Ms. GRIFFITHS. I would agree with John that Bob Jones is the new guy on the block, and he deserves a honeymoon. But I would say that from an intelligence standpoint, I don't think that, as we all know, the Congress found out that intelligence collection priorities were put in the toilet in this Administration.
    And second, everything has been driven by political skewing of the outcome. I was interested to hear Secretary Smith admit that there was policy involvement in the national intelligence estimate. He said that in his testimony. He reviewed it and had cognizance over it before it was published. It's supposed to be independent intelligence analytic capability here. As far as the people in DPMO, I am aware that there have been times in the past that they would put out a product which they're certainly capable of doing, and it doesn't get past the spin doctors in the front office or up the chain of command.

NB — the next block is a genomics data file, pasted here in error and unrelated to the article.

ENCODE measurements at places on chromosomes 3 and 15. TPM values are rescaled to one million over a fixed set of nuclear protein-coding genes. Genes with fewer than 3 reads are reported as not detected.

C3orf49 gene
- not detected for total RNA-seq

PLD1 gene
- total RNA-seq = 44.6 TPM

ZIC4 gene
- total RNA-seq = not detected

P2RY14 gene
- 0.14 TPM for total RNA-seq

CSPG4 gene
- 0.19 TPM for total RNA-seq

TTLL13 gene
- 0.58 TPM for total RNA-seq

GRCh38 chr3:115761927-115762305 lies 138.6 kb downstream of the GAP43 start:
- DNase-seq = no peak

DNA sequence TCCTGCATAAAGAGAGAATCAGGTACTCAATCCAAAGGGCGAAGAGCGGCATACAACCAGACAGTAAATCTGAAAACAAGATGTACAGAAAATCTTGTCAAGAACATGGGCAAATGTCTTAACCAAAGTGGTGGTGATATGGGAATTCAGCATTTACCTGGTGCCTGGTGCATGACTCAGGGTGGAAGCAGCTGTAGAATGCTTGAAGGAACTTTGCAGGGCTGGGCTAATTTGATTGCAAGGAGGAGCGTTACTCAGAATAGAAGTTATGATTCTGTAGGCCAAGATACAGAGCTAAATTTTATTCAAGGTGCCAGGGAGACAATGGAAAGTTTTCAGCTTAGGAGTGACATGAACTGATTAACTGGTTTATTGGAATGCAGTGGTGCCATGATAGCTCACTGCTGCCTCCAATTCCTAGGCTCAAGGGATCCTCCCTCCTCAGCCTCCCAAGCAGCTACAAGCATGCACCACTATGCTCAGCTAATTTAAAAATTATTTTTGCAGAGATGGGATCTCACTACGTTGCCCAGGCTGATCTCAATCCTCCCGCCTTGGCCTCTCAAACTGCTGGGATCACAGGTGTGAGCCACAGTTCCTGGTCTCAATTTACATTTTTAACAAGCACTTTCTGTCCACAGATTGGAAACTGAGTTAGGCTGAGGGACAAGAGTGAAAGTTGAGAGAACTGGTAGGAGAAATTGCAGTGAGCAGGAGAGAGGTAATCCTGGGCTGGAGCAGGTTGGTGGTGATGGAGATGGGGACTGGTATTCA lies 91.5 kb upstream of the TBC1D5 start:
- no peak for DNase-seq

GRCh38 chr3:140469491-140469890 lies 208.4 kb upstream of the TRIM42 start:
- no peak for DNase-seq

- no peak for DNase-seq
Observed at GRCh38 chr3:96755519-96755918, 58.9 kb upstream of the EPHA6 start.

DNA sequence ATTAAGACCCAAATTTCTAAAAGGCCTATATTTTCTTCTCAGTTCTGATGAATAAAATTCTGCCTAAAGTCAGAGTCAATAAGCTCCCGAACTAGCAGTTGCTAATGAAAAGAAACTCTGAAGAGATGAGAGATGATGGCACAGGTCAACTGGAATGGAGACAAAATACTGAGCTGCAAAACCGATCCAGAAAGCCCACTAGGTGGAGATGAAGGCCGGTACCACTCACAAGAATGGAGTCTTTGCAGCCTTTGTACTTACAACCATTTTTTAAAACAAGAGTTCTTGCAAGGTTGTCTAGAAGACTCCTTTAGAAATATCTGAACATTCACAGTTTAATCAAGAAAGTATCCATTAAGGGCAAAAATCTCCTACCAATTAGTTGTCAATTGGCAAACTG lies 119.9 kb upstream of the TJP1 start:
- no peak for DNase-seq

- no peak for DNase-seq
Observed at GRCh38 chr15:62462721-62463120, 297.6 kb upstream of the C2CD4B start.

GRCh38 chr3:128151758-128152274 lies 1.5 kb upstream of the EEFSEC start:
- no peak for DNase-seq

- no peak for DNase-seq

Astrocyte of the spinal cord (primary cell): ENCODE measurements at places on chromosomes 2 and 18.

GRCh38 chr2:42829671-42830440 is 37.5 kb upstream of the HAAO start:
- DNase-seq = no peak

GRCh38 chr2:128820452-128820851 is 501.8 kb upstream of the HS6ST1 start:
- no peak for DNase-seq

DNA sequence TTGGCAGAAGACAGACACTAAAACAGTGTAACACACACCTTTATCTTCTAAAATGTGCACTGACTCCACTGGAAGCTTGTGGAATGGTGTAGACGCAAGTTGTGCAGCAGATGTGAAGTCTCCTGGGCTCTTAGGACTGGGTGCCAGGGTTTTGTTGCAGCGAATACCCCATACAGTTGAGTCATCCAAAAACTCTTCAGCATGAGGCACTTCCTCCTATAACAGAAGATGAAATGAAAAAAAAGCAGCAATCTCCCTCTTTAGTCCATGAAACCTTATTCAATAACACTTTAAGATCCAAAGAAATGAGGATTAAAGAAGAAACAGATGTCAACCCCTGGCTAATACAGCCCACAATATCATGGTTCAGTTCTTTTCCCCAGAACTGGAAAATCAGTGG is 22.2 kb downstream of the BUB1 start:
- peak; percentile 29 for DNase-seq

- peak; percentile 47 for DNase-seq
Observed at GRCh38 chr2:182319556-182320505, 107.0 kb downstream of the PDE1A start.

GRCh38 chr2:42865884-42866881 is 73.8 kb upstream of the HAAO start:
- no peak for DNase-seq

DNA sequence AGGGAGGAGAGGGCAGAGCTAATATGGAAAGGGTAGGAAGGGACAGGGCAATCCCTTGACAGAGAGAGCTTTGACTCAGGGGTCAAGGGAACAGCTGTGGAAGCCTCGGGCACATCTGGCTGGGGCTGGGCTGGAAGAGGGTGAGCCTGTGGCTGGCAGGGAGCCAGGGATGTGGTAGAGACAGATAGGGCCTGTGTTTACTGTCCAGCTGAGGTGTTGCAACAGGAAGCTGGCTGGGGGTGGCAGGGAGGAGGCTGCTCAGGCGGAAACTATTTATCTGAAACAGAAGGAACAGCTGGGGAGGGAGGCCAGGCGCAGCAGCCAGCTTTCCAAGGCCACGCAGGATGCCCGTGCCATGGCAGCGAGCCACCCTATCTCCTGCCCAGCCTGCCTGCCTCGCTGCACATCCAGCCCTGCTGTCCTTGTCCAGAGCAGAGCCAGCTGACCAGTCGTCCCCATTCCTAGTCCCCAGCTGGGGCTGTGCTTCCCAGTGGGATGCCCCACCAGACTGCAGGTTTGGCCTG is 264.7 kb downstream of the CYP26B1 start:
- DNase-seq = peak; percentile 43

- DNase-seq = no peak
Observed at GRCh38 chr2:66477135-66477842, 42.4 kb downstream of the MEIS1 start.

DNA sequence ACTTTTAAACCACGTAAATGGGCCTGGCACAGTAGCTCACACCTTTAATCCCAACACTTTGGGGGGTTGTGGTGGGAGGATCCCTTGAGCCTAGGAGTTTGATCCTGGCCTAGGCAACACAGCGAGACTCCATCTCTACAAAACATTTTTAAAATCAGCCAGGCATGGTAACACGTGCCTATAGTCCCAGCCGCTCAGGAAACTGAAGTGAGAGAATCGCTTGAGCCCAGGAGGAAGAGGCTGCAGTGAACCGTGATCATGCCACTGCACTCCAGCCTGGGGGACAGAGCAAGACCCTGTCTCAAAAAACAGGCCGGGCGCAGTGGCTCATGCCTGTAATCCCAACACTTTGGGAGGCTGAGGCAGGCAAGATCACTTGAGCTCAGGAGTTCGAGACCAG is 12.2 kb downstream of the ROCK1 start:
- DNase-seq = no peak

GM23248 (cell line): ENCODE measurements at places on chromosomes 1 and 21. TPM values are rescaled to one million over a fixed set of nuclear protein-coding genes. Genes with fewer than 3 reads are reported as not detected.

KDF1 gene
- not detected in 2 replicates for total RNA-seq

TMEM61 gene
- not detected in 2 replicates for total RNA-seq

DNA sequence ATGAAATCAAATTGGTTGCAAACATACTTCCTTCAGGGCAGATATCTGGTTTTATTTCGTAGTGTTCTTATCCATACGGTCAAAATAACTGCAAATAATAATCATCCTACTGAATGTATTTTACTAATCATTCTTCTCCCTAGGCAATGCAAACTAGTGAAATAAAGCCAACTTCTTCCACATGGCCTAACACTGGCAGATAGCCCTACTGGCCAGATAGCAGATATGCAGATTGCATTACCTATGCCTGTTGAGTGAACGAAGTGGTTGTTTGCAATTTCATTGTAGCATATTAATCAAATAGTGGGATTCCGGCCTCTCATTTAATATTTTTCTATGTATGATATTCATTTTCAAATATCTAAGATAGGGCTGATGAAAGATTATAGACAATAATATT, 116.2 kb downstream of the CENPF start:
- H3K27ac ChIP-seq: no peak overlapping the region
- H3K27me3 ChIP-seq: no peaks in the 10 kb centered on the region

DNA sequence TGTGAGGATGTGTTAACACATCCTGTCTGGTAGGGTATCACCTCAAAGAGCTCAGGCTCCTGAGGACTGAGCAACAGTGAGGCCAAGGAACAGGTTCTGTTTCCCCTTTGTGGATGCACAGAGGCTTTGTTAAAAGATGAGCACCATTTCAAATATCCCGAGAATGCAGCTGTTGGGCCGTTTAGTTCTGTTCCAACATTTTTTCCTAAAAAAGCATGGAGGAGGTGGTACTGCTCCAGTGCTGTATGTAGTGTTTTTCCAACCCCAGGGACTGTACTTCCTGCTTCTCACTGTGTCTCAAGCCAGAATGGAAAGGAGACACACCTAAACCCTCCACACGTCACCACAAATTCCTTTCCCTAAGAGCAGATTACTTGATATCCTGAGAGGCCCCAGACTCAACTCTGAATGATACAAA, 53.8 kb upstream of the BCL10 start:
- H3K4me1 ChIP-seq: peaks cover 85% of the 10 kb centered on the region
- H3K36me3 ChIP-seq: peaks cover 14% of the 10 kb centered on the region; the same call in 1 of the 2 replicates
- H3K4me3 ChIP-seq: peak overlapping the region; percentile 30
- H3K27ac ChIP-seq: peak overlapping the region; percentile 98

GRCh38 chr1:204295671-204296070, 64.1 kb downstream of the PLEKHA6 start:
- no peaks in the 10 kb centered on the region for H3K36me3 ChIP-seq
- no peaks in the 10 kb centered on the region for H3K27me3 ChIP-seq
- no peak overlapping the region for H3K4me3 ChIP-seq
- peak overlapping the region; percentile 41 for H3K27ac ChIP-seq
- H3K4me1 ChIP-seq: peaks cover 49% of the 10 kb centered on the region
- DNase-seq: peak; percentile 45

Chairman GILMAN. How well does DPMO interact with the family groups and with the veterans groups? And do you think this process can be improved? Quickly, if you would, because we're on a vote, and I don't want to keep you after the vote.
    Ms. GRIFFITHS. OK, I think it is improving. It can improve. I think Bob Jones should be given an opportunity to make it improve and none of the hand holding management routine. We don't need to be managed. We just want answers.
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    Chairman GILMAN. Ms. Dunton.
    Ms. DUNTON. I agree with Ann entirely. It needs a lot of improving.
    Chairman GILMAN. Mr. Sommer.
    Mr. SOMMER. I agree. And as I mentioned a moment ago, Mr. Jones has made a good faith effort to reach out to communicate with the organizations and we trust that this will remain an ongoing dialog.